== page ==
Oxygen consumption, energy expenditure, and respiratory quotient were measured at the 6- and 12-month time points for control, 100, and 300 mg/kg/day NMN-administered
mice (Figures 3A–3E).

Oxygen consumption significantly increased in both 100 and 300 mg/kg/day groups during both light and dark periods (Figure 3A). Energy expenditure also showed significant increases through 24 hr in the 100 mg/kg/ day group and during the light period in the 300 mg/kg/day group
(Figure 3B).

Respiratory quotient significantly decreased in both groups during both light and dark periods (Figure 3C), suggesting that NMN-administered mice switched their main energy source from glucose to fatty acids. Body temperature did not significantly change, although NMN-administered mice occasionally showed a tendency of higher body temperatures (Figure S3B).

Interestingly, whereas oxygen consumption and energy expenditure significantly decreased, particularly during the dark period, from 6 months to 12 months in control mice, mice treated with NMN for 12 months were able to maintain both oxygen consumption and energy expenditure close to
those of control mice at 6 months after NMN administration (Figures 3D and 3E).

Taken together, these results strongly suggest that NMN has significant preventive effects against age associated impairment in energy metabolism in regular chow-fed wild-type mice.


General locomotor activity in control and NMN-administered mice were measured at 12–15 months of age. Ambulations (whole-body movements) and rearing (vertical activity) were measured (Charts F and G).

Compared to control mice, mice administered with 100 mg/kg/day NMN showed significantly higher hourly ambulations during the dark period, whereas mice administered with 300 mg/kg/day NMN showed slightly lower ambulations (Chart F).

In rearing activity, there was no significant difference between control and 100 mg/kg/ day groups. However, the 300 mg/kg/day group exhibited decreases in rearing activity throughout the dark period.
(chart G)

NMN administration can stimulate energy metabolism and general locomotor activity in aged mice, however the lower dose appears to have been more effective.


There were conflicting indications on the most effective dosage in this research.

300 mg/kg/day was more effective for body weight gain, insulin sensitivity, tear production, and bone mineral density.

100 mg/kg/ day improved oxygen consumption, energy expenditure, and physical activity more.

It should be noted that NMN administration did not generate any obvious toxicity, serious side effects, or increased mortality rate throughout the 12-month-long intervention period, suggesting the long-term safety of NMN.


There are 2 related molecules currently being evaluated for use as a supplement to elevate NAD+ levels – NMN and Nicotinamide Riboside (Niagen).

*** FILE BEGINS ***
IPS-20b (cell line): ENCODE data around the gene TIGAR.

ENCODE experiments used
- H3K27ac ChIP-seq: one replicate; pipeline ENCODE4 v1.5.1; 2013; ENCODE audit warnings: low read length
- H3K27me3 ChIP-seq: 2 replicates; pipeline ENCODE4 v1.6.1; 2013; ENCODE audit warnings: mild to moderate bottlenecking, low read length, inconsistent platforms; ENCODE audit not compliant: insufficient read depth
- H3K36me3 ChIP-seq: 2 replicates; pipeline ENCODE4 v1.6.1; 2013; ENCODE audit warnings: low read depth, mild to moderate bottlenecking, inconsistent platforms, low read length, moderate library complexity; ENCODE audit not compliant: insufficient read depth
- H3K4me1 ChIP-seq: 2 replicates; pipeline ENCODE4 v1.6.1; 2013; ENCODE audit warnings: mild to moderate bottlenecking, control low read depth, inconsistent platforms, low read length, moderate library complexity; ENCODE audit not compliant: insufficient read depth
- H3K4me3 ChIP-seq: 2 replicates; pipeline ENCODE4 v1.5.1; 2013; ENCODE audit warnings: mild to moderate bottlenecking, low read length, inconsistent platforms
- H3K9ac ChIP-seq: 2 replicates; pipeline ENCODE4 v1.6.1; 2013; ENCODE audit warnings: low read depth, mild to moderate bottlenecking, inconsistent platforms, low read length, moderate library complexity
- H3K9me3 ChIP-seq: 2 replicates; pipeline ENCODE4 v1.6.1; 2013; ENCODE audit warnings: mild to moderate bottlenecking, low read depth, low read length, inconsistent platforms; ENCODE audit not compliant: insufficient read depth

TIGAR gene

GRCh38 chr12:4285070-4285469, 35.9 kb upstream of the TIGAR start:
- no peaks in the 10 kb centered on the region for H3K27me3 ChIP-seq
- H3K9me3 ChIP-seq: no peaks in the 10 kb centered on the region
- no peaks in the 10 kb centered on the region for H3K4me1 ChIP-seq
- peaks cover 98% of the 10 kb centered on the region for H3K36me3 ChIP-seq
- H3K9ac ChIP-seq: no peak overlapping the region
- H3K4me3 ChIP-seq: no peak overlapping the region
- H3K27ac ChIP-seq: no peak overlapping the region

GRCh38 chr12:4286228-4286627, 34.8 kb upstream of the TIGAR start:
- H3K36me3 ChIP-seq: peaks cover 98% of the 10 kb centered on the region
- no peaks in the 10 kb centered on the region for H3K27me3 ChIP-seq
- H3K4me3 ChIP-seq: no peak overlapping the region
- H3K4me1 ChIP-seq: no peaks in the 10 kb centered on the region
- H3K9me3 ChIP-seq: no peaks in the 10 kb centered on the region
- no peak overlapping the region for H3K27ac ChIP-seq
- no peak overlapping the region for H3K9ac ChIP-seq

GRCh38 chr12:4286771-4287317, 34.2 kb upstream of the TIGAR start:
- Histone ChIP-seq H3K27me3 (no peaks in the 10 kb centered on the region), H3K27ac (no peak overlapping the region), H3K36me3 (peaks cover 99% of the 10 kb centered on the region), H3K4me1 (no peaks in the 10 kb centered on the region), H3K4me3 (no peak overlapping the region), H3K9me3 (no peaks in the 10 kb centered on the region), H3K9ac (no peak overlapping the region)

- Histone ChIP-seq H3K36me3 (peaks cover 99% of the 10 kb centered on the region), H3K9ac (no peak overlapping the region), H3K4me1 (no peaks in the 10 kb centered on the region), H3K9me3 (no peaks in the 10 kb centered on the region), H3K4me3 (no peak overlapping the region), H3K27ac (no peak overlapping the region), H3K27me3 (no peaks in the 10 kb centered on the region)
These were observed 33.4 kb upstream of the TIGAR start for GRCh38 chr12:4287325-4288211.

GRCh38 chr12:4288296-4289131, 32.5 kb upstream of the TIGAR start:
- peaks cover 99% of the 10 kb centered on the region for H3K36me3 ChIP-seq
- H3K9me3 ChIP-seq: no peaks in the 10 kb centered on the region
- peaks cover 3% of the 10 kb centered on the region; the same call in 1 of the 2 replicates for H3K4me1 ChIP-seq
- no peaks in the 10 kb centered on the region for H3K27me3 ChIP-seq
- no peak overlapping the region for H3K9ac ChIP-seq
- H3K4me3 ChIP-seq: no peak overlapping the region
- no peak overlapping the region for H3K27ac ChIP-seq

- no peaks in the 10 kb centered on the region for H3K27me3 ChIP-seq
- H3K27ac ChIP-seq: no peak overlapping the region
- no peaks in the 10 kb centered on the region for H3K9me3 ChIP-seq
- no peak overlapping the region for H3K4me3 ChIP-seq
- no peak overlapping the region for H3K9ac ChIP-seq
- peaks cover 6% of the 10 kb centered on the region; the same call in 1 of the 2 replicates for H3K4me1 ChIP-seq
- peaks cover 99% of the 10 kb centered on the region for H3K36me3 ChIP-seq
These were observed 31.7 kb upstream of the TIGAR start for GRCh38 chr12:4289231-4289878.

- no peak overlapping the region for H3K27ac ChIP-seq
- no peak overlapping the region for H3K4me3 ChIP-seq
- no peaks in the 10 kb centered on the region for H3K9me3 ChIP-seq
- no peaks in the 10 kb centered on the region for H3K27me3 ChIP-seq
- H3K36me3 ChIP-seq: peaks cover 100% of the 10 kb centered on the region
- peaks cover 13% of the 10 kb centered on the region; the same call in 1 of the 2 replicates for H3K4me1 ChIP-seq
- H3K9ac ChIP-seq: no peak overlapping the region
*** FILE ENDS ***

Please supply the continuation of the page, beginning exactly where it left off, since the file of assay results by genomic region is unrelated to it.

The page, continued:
Nicotinamide Riboside (NR) is phosphorylated to NMN (r), then NMN is converted into NAD by NMNAT1-3 in the bloodstream, as well as inside the mitochondria in our cells.

Dr Sinclair has favored NMN for use in raising NAD+ levels in his research so far. In public, he has been careful to mention both compounds as potentially useful, and it is not clear why he prefers to use NMN (r).

In late 2016, NMN first became available as a commercial product, but at such an astronomical price (several hundreds of dollars for a months supply) that it is not yet widely used.

This will likely change if interest in NMN continues to grow and other companies rush into the market. Dr Sinclair has indicated interest in developing products around NMN in the near future.

Nicotinamide Riboside has been sold commercially since 2014 as Niagen. The supply of Niagen is controlled by Chromadex who own or license multiple patents for the manufacture of Nicotinamide Riboside.

Dr Charles Brenner discovered Nicotinamide Riboside back in 2005, and is one of the leading researchers evaluating NR as a supplement for boosting NAD+ in humans. He currently is involved in a company that markets a brand of Niagen capsules.

Fans of NMN such as Dr Sinclair claim that since NR must first be converted to NMN, it is more efficient to supplement with NMN as it is only 1 step away from NAD+

Those like Dr Brenner who favor NR point out that that NMN cannot cross the cell membrane, but must first be converted to NR (r,r).

As depicted in the image, it is NMN > NR  (enter cell) > NMN > NAD+.  This would SEEM to favor NR, but we have not  a good consensus on this question.

Dr Brenner clearly has reason to prefer NR over NMN, but some of the research does seem to indicate that NR is the most attractive NAD+ booster such as  the Trammel PHD work on NR and NAD+  that Dr Brenner oversaw.


This NMN study indicates the importance of NAD+ decrease as a common trigger of age-associated physiological decline, and the possibility that supplementation to increase NAD+ can ameliorate some of this decline.

However, some questions remain about the NAD+ boosting effect of NMN in humans.  It certainly holds great potential, and we look forward to completion of the first human studies with NMN.

For now, it is extremely expensive and untested in human, whereas Niagen has been commercially available for a few years now and has proven in clinical trials to raise NAD+ levels in humans up to 40-90% (r,r).

However, NR and NMK are two distinct NAD+ precursors and additional research may find that effective interventions for age-associated physiological decline include some combination of NMN and NR.